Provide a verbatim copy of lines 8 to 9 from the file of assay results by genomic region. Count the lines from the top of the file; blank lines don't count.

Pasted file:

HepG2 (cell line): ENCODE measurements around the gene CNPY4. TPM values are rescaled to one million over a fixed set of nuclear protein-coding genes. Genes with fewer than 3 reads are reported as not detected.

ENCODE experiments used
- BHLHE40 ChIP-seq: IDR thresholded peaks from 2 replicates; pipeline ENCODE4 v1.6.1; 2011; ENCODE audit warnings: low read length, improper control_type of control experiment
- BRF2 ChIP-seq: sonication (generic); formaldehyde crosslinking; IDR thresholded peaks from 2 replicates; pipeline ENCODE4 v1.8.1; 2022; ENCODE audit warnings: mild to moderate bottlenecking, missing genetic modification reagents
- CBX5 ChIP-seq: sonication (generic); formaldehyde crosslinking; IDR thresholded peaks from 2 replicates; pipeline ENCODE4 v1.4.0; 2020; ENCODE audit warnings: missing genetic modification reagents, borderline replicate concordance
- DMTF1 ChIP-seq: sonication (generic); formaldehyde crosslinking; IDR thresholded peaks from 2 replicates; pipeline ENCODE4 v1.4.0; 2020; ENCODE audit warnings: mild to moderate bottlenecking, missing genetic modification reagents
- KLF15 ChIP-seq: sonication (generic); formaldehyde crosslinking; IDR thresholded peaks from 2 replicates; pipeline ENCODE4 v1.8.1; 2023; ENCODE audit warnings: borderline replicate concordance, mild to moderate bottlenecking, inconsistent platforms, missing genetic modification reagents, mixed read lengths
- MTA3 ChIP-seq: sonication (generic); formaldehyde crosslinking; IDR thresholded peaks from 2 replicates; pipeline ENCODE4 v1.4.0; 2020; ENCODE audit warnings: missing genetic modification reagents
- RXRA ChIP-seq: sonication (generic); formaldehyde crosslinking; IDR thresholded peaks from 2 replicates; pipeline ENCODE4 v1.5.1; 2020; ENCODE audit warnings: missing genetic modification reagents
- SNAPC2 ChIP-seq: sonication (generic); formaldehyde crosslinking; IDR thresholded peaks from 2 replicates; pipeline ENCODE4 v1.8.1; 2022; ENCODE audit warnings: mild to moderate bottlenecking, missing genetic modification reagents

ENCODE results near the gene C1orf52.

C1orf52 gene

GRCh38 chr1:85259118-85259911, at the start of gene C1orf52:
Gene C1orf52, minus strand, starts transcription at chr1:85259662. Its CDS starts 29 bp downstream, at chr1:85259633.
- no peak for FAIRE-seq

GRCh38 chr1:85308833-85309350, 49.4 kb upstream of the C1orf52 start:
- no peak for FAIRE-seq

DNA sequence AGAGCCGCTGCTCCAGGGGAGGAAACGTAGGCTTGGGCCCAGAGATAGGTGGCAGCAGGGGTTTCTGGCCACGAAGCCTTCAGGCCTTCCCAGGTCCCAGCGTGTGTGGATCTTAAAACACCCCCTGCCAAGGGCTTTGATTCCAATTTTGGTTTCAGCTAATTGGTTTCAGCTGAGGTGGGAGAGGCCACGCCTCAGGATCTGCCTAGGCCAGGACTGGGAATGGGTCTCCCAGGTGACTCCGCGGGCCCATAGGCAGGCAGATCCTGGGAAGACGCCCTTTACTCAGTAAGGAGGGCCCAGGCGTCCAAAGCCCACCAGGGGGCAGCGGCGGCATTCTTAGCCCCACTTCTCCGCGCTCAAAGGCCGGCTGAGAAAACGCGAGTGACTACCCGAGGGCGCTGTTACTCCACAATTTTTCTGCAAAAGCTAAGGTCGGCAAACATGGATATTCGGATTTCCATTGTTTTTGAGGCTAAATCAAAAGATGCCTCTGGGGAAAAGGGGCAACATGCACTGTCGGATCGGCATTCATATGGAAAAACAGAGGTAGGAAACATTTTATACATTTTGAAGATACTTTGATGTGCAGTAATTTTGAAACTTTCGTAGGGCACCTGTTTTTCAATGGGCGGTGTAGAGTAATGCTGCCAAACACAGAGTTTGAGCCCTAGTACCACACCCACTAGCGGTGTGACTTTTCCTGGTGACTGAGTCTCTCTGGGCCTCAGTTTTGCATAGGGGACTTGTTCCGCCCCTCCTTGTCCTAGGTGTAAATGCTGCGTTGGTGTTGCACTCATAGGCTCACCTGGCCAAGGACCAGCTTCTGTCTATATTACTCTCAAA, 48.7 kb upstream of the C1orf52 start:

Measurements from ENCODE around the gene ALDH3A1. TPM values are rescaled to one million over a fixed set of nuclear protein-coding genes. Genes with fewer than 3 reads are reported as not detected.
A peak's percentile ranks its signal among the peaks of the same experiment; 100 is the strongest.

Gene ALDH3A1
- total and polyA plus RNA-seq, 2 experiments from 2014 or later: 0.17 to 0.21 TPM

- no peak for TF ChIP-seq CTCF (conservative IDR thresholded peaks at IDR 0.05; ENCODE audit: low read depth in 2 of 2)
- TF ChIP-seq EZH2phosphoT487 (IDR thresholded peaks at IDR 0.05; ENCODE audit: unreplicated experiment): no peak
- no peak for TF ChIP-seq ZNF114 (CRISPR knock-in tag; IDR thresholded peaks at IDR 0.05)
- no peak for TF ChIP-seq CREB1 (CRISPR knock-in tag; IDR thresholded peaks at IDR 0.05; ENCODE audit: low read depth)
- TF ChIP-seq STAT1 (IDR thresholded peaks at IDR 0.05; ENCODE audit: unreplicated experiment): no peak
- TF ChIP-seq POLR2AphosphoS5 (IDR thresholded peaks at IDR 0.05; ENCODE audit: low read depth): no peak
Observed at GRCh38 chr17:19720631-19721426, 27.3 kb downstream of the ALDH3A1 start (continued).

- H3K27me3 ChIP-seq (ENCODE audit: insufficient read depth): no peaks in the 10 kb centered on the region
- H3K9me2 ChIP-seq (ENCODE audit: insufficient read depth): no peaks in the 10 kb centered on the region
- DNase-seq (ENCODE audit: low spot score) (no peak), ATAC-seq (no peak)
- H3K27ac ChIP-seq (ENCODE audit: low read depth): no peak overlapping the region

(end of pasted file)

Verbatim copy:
- MTA3 ChIP-seq: sonication (generic); formaldehyde crosslinking; IDR thresholded peaks from 2 replicates; pipeline ENCODE4 v1.4.0; 2020; ENCODE audit warnings: missing genetic modification reagents
- RXRA ChIP-seq: sonication (generic); formaldehyde crosslinking; IDR thresholded peaks from 2 replicates; pipeline ENCODE4 v1.5.1; 2020; ENCODE audit warnings: missing genetic modification reagents